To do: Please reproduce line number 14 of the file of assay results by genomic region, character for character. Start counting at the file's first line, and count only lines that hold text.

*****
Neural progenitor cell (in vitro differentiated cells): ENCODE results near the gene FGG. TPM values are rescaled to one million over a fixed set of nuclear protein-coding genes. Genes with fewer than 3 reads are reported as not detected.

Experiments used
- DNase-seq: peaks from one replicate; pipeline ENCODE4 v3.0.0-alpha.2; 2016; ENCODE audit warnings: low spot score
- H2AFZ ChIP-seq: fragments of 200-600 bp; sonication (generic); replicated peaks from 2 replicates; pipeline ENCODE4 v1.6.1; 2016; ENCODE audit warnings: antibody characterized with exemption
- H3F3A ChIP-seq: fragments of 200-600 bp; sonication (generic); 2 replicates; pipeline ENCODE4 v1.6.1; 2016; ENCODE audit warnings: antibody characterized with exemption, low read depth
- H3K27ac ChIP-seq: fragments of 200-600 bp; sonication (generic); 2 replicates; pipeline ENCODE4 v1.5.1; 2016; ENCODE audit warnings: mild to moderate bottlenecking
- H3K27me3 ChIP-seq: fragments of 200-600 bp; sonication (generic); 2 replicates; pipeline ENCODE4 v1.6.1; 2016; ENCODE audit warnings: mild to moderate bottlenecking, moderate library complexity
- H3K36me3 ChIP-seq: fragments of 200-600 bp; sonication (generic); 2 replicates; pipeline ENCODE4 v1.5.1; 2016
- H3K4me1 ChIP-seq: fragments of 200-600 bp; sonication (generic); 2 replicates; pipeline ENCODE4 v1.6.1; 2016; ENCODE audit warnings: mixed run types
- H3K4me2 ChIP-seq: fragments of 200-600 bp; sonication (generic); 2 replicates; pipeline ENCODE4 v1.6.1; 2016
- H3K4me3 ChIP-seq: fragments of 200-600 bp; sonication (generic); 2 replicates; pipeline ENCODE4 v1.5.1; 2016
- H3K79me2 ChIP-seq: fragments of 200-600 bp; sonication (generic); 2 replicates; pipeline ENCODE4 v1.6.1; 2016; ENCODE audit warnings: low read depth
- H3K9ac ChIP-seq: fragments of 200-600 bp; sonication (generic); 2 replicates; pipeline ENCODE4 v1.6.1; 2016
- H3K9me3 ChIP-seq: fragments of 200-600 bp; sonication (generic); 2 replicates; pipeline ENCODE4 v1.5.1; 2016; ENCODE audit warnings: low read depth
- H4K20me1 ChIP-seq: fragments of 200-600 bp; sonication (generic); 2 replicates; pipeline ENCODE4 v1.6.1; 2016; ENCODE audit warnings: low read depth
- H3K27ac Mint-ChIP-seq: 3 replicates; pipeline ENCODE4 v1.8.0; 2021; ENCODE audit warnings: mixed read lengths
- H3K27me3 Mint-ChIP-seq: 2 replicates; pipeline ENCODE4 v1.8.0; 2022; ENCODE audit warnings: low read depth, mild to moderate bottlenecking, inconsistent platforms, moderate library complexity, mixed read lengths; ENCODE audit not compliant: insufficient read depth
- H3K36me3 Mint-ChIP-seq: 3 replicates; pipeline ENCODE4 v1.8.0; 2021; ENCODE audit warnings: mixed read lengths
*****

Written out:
- H3K9me3 ChIP-seq: fragments of 200-600 bp; sonication (generic); 2 replicates; pipeline ENCODE4 v1.5.1; 2016; ENCODE audit warnings: low read depth